Meet the Characters: Snezhana Krupina

(Image source: Already Pretty)

For this series, I’m going to delve into the characters of Grigory’s Gadget in the style of those fun/silly surveys that pop-up on social media from time-to-time. I’ll also include name pronunciation, because I know a lot of people have been asking about that! (That being said, you can pronounce the names of my characters however you like, I’ll just be listing the “official” pronunciation) This post will be about Snezhana Krupina.

WARNING: Mild spoilers for Grigory’s Gadget contained in this post!

Name: Snezhana Krupina (sneh-ZHAH-nah KROO-pee-nah) née Sokoll (soh-KOHL)

Name Meaning: Snezhana – from the Slavic word for “snowy”; Krupina – from the West Slavic word for “barley”; Sokoll – Slavic word for “falcon”

Age: in her 50s

Physical Appearance: Light skin, short brown hair, blue eyes, wears an eyepatch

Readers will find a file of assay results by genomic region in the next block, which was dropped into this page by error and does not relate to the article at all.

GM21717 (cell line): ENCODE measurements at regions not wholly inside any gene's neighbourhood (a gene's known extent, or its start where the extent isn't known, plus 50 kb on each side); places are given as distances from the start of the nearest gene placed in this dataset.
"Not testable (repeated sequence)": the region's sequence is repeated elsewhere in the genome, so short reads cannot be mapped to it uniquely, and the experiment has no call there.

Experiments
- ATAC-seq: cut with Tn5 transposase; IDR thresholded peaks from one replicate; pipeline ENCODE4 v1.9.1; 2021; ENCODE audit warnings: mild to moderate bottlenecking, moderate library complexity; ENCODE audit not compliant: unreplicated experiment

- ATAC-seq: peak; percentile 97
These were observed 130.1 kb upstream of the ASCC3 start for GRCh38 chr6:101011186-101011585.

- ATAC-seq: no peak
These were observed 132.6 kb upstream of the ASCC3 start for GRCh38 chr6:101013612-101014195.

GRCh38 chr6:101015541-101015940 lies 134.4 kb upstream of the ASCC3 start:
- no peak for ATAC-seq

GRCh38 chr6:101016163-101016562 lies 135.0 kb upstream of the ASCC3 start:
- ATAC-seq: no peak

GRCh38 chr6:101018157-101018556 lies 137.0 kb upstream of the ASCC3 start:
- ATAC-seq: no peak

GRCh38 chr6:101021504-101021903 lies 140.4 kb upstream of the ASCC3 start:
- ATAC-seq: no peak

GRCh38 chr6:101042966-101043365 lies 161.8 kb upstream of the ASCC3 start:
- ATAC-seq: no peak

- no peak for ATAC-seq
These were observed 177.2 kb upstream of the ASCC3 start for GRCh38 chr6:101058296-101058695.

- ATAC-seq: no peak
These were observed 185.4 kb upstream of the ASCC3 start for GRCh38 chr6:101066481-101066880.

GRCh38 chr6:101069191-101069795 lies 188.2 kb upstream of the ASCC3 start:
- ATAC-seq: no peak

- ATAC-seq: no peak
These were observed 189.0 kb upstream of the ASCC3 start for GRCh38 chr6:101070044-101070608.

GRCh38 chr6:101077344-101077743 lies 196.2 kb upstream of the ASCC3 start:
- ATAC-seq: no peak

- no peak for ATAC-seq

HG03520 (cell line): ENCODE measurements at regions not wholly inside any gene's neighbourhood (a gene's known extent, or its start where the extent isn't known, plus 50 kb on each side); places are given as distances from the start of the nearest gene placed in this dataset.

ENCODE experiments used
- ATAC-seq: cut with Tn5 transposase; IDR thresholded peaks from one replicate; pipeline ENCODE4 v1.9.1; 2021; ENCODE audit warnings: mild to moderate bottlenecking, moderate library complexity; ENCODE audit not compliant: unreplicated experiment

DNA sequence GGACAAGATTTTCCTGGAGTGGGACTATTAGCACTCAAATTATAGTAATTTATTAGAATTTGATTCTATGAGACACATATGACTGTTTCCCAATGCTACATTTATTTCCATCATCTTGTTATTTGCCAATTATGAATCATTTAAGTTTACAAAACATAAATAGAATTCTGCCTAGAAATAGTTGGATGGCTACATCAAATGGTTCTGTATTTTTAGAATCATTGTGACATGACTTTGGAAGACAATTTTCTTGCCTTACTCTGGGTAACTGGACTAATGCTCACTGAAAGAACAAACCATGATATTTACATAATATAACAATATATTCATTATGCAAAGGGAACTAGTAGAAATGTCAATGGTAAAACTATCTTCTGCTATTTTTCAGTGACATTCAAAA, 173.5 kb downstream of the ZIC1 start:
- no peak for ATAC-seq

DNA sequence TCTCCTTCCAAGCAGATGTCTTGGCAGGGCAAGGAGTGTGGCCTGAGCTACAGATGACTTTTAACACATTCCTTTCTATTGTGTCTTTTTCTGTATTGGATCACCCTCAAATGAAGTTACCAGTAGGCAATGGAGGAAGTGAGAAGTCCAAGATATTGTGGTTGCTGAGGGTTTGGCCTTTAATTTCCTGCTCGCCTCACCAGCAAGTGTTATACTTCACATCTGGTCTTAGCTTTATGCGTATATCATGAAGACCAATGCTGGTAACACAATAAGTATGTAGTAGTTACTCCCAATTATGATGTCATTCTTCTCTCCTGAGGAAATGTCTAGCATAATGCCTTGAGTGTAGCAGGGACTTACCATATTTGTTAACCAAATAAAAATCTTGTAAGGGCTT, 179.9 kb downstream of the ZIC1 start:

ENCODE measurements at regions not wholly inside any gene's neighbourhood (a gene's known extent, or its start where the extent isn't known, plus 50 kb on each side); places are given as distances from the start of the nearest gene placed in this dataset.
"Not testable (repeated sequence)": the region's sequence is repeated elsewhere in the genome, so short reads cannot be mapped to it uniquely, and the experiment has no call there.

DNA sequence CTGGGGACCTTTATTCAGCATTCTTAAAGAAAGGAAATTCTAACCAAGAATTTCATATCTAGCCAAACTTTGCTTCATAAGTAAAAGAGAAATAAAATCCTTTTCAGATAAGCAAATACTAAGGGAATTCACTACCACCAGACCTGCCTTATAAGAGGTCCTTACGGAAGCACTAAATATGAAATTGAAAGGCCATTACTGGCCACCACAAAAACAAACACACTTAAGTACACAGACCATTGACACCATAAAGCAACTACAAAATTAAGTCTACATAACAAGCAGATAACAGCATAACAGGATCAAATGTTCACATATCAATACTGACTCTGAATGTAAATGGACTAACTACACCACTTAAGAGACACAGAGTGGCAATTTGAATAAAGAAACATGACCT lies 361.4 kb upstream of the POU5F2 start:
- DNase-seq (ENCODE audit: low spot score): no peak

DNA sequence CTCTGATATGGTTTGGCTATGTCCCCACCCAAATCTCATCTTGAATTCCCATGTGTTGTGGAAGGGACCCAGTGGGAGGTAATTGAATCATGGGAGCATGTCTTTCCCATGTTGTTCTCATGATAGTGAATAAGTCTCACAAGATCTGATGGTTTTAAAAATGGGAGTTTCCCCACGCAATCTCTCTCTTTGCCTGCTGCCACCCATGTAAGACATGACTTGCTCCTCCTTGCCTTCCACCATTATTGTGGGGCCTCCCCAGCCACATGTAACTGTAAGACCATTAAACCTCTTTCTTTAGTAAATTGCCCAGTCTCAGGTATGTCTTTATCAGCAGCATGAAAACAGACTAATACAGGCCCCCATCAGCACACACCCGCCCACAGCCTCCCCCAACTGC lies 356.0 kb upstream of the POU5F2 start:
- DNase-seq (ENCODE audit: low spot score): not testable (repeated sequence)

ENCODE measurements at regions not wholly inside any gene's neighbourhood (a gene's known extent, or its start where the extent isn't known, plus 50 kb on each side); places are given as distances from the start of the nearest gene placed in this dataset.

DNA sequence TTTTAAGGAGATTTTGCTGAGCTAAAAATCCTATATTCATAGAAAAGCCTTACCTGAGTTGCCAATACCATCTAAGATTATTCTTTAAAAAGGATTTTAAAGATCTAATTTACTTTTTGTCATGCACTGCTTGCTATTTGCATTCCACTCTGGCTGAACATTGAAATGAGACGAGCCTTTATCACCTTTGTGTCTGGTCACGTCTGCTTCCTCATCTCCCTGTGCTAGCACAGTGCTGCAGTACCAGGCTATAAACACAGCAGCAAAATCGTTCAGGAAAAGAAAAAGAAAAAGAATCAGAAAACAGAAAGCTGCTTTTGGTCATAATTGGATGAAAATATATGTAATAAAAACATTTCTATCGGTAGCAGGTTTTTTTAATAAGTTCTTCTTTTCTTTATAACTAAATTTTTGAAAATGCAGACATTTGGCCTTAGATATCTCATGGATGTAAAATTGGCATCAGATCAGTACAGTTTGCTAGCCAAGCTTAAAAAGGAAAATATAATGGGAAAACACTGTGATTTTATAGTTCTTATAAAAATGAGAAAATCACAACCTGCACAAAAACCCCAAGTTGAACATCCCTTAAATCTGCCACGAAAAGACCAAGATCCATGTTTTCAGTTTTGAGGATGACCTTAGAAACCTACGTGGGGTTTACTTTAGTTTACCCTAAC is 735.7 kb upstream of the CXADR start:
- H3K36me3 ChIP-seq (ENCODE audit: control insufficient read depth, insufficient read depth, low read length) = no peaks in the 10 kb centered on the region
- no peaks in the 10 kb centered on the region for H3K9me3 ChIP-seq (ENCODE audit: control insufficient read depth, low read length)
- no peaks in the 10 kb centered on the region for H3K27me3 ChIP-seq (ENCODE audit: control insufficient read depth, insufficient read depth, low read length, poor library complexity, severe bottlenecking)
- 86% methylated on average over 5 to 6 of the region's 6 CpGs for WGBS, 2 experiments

Hometown: Unknown

Family: Her brother is the pirate Captain Edmund Sokoll of the Ocean’s Legend; her nephew is Alexi Sokoll

Relationship Status: she is married; her husband was not discussed in Grigory’s Gadget

Education: unknown

Religion: None

Greatest Strengths: great fighter and leader, keeps her sights on the larger picture

Greatest Weaknesses: her morality has become skewed after living as a pirate and being betrayed by her own brother

Favorite Color: Blue

Hobbies: reading up on mystical artifacts, helping to start revolutions

Biggest Goal in Life: Destroy the Bronnerush and get revenge on her brother

The Benefits of Taking a Break From Your Project

We’ve all been there. You start a passion project – you’re so excited! – and you make progress and make progress and – hit a wall. Your passion disappears and your project becomes a chore. You lose your vision and your motivation.

I have to keep going, you tell yourself. If I stop working on this project, it will never get done!

Sometimes that’s true. But sometimes it isn’t. Sometimes taking a break is warranted, and beneficial.